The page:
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To Ladakh on Bike [Part 4]
by Tejas Mayure
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The morning in Manali was eventful. At first we got up early and after freshening up decided to go out in the town for breakfast. Even so early and yet so cold, the touristy atmosphere was beginning to build up. Manali was infested by honeymoon couples, making Rishi groan that he should have brought along his girlfriend. We had a nice breakfast and hurried back to the hotel. As we checked out, all ready to kick off, we found that Mathur and Rishi’s bikes had flat tires. It was a setback. We had spent a little too long in Manali during our breakfast outing and now this new trouble was going to make it longer. The other thing we could not understand was how two bikes had been punctured at once?

 

We thought about taking our puncture repair kits and fixing the bikes ourselves, but it seemed like a foolish thing to do when we could hire professional help just nearby. However, believe it or not, the bikes kept us in Manali for the next two hours. But we did not complain much. While the bikes were being repaired, we hired a car and took a quick round of the nearby places in the town.

 

We left Manali at 12 in the noon with a decision to rush as fast as we could. We left because the distance to be achieved was only 94 kilometers, almost one-third of what we had achieved yesterday. But it was a mistake to underestimate this distance, for the road went through the mountains, crossing passes we had never imagined before. Almost immediately after we left Manali, started a road that snaked upwards over a gigantic mountain. It was a treat for eyes and excitement for the heart to pass from the feet of such a massive structure.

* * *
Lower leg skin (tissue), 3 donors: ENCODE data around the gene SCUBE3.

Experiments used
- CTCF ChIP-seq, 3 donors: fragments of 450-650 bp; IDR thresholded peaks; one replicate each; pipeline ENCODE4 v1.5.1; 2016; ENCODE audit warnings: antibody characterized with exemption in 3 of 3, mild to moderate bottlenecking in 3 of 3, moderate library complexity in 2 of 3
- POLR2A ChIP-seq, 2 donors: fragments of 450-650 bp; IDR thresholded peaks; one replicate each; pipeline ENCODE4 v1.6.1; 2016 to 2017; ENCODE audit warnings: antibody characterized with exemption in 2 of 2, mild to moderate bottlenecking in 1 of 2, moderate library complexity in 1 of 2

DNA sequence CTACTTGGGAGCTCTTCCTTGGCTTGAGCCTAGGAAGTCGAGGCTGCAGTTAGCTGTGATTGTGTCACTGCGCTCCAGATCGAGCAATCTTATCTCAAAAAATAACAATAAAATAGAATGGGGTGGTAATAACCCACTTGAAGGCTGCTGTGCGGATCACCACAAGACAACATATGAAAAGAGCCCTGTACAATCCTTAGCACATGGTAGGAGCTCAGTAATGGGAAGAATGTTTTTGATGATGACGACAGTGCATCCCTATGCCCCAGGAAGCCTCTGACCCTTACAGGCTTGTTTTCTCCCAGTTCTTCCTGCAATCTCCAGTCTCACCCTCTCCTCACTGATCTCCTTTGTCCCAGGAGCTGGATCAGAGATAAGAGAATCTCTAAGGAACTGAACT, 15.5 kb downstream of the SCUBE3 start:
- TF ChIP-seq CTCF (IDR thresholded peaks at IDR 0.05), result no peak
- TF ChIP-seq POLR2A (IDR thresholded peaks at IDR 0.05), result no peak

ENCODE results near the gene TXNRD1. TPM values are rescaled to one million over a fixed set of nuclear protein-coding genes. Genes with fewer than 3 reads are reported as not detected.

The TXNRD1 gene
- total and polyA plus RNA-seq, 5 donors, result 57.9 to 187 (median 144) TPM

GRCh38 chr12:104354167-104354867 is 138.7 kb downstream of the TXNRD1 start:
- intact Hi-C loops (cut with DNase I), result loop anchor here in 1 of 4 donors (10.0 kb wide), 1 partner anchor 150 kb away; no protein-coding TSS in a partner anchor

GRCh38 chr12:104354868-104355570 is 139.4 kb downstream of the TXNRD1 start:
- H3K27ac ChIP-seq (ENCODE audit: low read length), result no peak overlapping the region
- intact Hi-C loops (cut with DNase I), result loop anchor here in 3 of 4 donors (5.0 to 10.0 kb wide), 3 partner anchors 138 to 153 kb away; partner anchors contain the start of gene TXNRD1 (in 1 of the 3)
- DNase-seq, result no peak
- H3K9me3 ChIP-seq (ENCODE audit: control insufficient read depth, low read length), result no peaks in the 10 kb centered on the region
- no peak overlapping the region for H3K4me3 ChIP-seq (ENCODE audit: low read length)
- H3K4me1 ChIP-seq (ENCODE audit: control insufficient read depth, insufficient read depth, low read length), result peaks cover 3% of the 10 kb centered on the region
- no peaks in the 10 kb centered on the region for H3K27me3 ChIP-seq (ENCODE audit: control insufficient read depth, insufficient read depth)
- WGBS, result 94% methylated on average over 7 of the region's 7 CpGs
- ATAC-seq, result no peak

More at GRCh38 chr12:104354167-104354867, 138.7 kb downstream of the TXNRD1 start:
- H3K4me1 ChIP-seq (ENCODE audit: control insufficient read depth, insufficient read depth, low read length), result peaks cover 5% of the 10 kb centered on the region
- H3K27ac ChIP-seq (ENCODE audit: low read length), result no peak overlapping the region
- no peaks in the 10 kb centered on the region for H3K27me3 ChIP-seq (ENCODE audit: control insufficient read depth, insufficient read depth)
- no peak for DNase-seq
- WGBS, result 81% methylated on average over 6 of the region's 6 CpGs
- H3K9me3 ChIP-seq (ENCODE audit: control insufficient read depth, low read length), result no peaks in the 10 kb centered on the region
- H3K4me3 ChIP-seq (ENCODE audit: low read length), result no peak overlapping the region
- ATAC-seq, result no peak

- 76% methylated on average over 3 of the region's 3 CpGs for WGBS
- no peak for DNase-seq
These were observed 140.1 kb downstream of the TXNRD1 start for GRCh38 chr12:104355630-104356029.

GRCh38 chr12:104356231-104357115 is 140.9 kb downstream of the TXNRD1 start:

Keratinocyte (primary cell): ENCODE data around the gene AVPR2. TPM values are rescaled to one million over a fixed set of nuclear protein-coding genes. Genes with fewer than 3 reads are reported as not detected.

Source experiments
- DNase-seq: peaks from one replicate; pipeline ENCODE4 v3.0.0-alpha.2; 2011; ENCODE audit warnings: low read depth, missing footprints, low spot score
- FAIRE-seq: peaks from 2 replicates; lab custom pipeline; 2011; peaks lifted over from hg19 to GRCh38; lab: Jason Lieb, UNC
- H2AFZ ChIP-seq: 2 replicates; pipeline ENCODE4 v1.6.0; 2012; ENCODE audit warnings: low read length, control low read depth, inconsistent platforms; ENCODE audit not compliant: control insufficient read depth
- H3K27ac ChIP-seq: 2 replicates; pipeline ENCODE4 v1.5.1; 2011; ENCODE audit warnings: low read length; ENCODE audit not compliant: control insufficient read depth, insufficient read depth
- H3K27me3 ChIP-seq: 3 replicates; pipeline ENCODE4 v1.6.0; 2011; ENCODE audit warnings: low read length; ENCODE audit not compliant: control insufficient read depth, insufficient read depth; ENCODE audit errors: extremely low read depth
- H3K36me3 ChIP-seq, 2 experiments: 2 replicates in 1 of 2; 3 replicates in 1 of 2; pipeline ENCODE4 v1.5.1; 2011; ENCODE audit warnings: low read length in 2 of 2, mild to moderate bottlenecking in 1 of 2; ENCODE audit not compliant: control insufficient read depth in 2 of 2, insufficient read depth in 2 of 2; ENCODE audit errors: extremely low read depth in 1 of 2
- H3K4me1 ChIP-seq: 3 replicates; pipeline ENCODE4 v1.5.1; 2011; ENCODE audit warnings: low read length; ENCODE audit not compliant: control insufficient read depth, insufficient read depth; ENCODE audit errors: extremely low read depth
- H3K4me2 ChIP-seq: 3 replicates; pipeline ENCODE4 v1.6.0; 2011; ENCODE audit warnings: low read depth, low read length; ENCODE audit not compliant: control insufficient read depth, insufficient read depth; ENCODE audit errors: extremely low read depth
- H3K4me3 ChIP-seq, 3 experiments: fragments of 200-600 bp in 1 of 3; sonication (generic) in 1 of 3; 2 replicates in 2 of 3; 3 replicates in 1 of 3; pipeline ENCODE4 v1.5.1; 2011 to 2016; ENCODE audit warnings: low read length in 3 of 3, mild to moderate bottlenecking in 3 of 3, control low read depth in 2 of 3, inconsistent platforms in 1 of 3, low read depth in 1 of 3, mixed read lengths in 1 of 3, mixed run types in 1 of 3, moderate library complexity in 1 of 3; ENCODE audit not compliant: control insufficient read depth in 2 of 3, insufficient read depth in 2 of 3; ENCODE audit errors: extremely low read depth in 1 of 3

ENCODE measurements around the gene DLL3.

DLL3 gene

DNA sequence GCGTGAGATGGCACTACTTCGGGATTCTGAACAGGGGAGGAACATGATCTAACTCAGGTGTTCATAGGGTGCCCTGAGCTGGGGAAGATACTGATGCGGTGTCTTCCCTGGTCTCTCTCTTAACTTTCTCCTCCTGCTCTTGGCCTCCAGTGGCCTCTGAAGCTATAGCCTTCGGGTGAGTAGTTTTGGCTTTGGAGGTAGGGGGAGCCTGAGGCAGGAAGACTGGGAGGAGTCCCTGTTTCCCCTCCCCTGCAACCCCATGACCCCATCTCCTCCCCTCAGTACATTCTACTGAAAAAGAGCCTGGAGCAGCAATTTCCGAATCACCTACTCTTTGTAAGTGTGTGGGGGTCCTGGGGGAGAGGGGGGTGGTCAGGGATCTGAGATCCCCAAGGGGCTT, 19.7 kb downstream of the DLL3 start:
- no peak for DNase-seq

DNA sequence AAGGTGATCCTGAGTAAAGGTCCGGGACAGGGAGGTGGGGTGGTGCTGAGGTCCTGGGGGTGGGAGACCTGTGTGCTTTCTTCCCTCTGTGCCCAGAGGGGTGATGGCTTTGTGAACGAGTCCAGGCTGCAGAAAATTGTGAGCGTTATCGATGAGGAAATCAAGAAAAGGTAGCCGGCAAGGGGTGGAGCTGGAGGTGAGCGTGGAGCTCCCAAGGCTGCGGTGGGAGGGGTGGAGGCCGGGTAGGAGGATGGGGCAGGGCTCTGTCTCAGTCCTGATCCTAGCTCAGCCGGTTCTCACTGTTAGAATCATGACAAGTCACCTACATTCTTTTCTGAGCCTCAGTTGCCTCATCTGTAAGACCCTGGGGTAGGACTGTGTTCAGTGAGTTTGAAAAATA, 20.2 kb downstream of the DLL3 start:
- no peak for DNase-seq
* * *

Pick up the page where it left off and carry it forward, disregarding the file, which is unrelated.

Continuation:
After an hour or so, we had only crossed 25 kilometers, and the thought whether we should have stayed at Manali started troubling us. Out of this fear, we did not linger much and kept our cameras mostly in the bags even if the views around us were breathtakingly beautiful and enthralling. Despite of that, our speed was modest at best. We were not prepared to take on the Himalayas by riding faster than was advisable. The turns were sharp, the roads were narrow and the valley to our left was getting deeper and deeper with every passing kilometer. What’s more, there was water on the road making it slippery. The incoming traffic wasn’t helping as well.

 

Trudging along this narrow path, we finally arrived at Rohtang Pass, at around 2.30 pm.

 


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